WORLD US California wildfires produce huge amount of CO2e emissions: study

WORLD

US California wildfires produce huge amount of CO2e emissions: study

China Daily

11:53, October 19, 2022

A firefighter lights a controlled burn during the Mosquito Fire on Sept 14, 2022 in Foresthill, California. The Mosquito fire has became California's largest wildfire of the year. [Photo:Agencies]

LOS ANGELES - California's wildfire carbon dioxide equivalent (CO2e) emissions in 2020 were approximately two times higher than California's total greenhouse gas (GHG) emission reductions since 2003 to 2019, a latest study showed.

The study, titled "Up in smoke: California's greenhouse gas reductions could be wiped out by 2020 wildfires", was published in this month's edition of the journal Environmental Pollution.

The historic megafires of 2020 released an estimated 127 million metric tons of carbon dioxide into the air. That compares to the 65 million metric tons of greenhouse gas emissions California was able to reduce between 2003 and 2019, according to the study.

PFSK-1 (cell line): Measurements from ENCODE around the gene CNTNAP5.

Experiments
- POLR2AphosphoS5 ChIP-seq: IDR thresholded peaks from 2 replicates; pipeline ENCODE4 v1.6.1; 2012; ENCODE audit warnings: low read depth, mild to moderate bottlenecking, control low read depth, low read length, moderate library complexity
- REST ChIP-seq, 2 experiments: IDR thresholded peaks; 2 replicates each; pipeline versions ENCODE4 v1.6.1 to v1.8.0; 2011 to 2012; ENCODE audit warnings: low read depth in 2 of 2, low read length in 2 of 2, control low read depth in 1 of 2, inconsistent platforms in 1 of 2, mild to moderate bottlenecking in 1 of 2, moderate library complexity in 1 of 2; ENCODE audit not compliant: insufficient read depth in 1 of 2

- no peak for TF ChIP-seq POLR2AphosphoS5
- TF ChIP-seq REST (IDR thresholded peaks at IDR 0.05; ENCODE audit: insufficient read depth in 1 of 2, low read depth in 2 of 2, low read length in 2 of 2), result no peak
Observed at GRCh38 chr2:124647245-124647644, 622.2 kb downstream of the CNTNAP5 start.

California experienced its most disastrous wildfire year on record in 2020. CalFire, the state agency responsible for leading California's wildfire prevention and suppression, reported that over 17,000 square kilometers got burned in 2020.

The 2020 fires were followed by another extreme fire season with about 10,000 square kilometers burned in 2021.

The study noted that without considering future vegetation regrowth, CO2e emissions from the 2020 wildfires could be the second most important source in the Golden State above either industry or electrical power generation.

The study also warned a positive feedback loop between climate change and wildfire that's very negative.

Michael Jerrett, lead author of the study and a professor in the Department of Environmental Health Sciences at the University of California, Los Angeles, was quoted by the USA Today on Tuesday as saying that climate change is creating conditions conducive to larger wildfires while the wildfires are adding to the greenhouse gases that cause climate change.

"Our analysis suggests that significant societal benefits could accrue from larger investments in improved forest management and stricter controls on new development in fire-prone areas at the wildland-urban interface," the study said.

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